The latest research from the British Trust for Ornithology (BTO), published today in the journal Nature Communications, reveals the considerable consequences of an innocuous national pastime. Britain’s growing love affair with feeding the birds has significantly altered the composition of our garden bird communities over the past 40 years, helping the populations of some species grow in number and increasing the variety of birds visiting feeders.
Many people in Britain feed birds in their gardens but, until now, the wider effects of this activity have been largely unknown. As a nation we spend an estimated £200-300 million on bird feeding products each year. The sheer amount of food provided could potentially sustain up to 196 million birds – more than the combined total population of many common garden species. This study provides strong evidence that garden bird feeding has supported population growth in some bird species, and has increased the diversity of species visiting our feeders.
The authors examined bird food adverts to show how the number and variety of products available has increased since the early-1970s. They used this information alongside results from the BTO’s long-running Garden Bird Feeding Survey (GBFS), through which dedicated volunteers have collected the most comprehensive long-term dataset on bird feeding in the world.
In the 1970s, garden bird feeders were dominated by only two species, House Sparrow and Starling. Today, a much broader range of species is commonly seen taking advantage of the growing variety of supplementary foods on offer. Changes were particularly marked for Goldfinch and Woodpigeon; fewer than 20% of GBFS participants reported these species on their feeders in 1973, but this number has jumped to more than 80% since.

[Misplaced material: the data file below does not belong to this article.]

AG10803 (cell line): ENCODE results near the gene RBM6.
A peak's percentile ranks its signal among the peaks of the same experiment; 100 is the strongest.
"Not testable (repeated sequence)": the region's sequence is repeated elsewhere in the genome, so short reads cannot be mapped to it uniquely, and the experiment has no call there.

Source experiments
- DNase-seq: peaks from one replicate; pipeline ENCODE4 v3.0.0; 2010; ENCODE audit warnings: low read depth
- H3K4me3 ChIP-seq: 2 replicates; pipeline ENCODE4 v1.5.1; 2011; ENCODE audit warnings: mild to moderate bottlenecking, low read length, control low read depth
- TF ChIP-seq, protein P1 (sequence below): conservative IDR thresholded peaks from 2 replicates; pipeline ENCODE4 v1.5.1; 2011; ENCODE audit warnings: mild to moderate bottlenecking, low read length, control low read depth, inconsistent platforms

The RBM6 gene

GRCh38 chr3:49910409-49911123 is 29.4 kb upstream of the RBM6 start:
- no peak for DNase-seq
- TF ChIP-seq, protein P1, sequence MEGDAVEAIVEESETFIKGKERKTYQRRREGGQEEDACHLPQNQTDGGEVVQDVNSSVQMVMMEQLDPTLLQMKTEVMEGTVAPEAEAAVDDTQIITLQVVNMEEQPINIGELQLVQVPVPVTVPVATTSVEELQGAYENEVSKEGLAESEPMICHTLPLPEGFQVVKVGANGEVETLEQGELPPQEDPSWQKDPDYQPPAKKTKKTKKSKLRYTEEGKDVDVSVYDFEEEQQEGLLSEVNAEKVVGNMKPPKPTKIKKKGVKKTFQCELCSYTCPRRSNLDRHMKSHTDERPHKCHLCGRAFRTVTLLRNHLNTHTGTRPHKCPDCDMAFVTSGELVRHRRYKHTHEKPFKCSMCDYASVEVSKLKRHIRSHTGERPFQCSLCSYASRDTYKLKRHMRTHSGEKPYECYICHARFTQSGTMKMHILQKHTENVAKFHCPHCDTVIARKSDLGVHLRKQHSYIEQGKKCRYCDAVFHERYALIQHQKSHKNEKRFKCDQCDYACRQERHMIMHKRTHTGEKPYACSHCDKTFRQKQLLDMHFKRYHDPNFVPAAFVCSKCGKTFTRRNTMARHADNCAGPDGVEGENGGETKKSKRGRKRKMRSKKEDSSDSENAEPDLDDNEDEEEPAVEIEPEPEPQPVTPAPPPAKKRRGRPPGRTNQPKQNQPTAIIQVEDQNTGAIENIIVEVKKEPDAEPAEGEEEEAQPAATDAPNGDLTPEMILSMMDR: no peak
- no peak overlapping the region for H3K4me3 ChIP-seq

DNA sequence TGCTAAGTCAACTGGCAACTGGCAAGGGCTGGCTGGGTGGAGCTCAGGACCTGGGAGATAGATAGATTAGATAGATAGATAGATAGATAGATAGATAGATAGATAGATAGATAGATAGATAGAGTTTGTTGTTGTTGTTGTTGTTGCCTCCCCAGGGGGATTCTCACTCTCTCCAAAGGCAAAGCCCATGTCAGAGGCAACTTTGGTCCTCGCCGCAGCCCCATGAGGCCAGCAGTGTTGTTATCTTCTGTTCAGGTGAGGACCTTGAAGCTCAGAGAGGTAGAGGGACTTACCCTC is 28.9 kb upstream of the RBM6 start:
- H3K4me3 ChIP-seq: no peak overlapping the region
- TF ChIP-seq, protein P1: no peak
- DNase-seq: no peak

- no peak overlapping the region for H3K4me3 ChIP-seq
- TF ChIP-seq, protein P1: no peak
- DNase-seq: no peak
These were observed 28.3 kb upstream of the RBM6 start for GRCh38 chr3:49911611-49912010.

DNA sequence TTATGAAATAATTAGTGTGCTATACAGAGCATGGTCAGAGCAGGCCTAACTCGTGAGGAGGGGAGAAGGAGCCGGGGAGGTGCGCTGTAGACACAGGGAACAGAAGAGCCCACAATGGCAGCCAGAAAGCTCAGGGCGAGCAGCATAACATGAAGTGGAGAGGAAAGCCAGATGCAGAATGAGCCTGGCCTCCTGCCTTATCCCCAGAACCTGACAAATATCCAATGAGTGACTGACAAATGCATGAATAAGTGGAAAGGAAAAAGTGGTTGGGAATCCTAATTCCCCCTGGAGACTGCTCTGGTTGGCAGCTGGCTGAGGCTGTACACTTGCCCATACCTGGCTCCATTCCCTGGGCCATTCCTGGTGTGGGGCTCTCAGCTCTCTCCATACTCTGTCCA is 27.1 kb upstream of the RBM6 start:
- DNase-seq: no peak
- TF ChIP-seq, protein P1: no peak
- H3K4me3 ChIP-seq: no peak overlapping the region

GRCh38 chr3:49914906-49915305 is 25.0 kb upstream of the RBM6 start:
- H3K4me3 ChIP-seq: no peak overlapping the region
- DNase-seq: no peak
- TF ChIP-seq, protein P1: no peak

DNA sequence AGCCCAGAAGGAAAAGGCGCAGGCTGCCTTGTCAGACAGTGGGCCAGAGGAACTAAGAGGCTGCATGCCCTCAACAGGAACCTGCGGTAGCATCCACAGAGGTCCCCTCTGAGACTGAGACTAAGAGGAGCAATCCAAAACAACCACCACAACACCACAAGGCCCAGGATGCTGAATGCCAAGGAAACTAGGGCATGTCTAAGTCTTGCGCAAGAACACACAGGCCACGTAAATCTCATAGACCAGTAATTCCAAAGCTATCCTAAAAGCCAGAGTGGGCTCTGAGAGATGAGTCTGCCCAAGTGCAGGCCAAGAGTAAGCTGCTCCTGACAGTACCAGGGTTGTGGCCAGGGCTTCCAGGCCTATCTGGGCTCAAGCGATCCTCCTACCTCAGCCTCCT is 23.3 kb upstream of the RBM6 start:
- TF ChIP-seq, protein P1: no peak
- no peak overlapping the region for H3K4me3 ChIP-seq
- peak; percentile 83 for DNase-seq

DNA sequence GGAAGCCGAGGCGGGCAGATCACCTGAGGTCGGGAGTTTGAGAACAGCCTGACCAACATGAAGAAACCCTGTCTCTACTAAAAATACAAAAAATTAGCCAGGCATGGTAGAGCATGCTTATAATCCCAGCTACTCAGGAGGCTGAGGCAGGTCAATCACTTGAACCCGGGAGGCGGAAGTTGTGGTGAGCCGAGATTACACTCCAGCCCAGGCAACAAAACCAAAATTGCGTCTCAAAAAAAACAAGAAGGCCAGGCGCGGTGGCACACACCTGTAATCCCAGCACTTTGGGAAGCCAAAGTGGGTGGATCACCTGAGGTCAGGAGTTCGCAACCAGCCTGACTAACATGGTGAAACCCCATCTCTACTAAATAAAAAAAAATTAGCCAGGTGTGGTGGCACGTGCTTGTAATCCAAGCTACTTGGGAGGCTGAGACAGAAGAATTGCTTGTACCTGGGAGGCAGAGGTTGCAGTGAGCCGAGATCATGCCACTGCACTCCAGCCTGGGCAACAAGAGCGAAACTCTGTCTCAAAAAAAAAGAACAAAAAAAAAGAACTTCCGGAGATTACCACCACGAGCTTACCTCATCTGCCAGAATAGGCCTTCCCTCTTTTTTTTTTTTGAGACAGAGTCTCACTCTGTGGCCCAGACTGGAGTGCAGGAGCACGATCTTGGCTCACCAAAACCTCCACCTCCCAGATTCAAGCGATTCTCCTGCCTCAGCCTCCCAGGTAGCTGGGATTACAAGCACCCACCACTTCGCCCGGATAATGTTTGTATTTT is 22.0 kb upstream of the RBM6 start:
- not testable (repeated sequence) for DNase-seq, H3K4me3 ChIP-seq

Lead author Dr Kate Plummer, Research Ecologist at BTO explains, “We now know that garden bird feeding is one of many important environmental factors affecting British bird numbers. Regular visits to garden feeders in urban areas appear to have led to population growth across more than 30 different bird species, while there has been no change in the average population sizes of birds that don’t visit feeders. It is fascinating to discover how this seemingly small-scale hobby is in fact restructuring bird communities across large spatial scales.”
Although this research certainly accentuates the positives of garden bird feeding at a time when so many headlines report species decline, further work is needed, as there can also be negative impacts, such as disease transmission at feeders. The study underlines that the pleasure we take in feeding the birds visiting our gardens can have a significant effect on our garden wildlife, and that is certainly food for thought.